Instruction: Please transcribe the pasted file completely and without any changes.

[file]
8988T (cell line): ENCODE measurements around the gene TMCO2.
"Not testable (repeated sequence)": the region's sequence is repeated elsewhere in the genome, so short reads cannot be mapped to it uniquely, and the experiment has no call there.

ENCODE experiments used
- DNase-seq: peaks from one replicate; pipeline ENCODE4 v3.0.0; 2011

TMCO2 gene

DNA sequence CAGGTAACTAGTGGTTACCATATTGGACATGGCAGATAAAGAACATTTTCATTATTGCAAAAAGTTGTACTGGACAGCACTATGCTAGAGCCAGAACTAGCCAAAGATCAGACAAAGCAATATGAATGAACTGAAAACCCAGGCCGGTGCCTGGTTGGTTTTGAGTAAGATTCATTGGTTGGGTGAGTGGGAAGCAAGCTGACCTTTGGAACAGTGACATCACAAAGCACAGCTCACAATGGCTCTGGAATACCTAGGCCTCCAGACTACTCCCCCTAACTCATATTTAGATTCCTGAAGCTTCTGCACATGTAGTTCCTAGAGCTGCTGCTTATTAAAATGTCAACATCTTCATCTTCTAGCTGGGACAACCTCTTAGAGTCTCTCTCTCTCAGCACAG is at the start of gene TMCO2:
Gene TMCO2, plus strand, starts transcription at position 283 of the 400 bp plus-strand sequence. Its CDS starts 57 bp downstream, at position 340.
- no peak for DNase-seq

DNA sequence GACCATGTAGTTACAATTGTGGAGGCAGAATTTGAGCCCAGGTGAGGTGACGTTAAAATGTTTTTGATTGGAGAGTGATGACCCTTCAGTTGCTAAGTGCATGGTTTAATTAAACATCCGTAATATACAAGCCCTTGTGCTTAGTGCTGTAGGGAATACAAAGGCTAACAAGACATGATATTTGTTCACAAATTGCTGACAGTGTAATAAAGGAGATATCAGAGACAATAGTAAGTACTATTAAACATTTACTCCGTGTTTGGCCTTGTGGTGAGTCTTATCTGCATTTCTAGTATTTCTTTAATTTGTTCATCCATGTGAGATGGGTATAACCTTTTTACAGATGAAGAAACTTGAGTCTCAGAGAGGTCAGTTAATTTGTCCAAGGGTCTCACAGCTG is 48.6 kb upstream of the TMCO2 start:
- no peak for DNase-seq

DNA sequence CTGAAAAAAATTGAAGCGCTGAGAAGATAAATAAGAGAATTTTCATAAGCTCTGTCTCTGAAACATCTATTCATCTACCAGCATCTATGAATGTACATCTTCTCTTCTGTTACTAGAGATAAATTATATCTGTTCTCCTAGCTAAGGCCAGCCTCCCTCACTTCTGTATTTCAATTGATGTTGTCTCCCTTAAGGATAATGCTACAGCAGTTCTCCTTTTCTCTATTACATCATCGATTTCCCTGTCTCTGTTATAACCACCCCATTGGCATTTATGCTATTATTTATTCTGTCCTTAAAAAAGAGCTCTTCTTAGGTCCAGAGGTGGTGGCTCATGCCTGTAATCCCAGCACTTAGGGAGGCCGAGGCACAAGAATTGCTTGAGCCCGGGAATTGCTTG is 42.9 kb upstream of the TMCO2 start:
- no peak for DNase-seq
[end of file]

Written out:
8988T (cell line): ENCODE measurements around the gene TMCO2.
"Not testable (repeated sequence)": the region's sequence is repeated elsewhere in the genome, so short reads cannot be mapped to it uniquely, and the experiment has no call there.

ENCODE experiments used
- DNase-seq: peaks from one replicate; pipeline ENCODE4 v3.0.0; 2011

TMCO2 gene

DNA sequence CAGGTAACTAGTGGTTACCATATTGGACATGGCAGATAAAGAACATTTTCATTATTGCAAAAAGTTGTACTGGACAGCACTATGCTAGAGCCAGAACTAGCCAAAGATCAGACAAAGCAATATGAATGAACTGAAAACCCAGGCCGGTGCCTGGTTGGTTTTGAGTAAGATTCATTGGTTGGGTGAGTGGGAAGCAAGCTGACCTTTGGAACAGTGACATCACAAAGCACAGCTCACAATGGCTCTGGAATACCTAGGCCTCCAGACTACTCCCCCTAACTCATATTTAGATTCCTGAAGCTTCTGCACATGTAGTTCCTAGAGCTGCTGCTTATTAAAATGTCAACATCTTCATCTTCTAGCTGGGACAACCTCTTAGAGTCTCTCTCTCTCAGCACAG is at the start of gene TMCO2:
Gene TMCO2, plus strand, starts transcription at position 283 of the 400 bp plus-strand sequence. Its CDS starts 57 bp downstream, at position 340.
- no peak for DNase-seq

DNA sequence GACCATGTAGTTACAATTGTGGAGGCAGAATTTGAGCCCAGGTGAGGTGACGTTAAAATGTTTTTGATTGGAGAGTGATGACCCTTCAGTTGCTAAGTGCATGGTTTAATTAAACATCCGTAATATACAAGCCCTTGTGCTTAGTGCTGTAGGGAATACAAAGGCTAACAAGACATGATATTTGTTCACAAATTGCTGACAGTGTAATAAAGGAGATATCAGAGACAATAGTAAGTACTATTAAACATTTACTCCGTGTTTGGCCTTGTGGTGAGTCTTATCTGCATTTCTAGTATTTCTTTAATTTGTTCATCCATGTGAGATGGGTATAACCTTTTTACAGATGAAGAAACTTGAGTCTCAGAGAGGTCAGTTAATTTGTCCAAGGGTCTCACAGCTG is 48.6 kb upstream of the TMCO2 start:
- no peak for DNase-seq

DNA sequence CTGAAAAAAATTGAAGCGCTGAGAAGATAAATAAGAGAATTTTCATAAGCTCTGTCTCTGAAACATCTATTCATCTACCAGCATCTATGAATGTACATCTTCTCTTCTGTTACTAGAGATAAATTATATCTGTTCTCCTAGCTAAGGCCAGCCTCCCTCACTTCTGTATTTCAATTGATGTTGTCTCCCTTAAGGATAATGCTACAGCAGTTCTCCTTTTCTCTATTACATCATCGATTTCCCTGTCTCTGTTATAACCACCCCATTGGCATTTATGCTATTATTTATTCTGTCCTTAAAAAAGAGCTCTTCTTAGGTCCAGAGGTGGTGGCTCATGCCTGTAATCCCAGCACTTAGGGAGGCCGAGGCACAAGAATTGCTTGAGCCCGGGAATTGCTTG is 42.9 kb upstream of the TMCO2 start:
- no peak for DNase-seq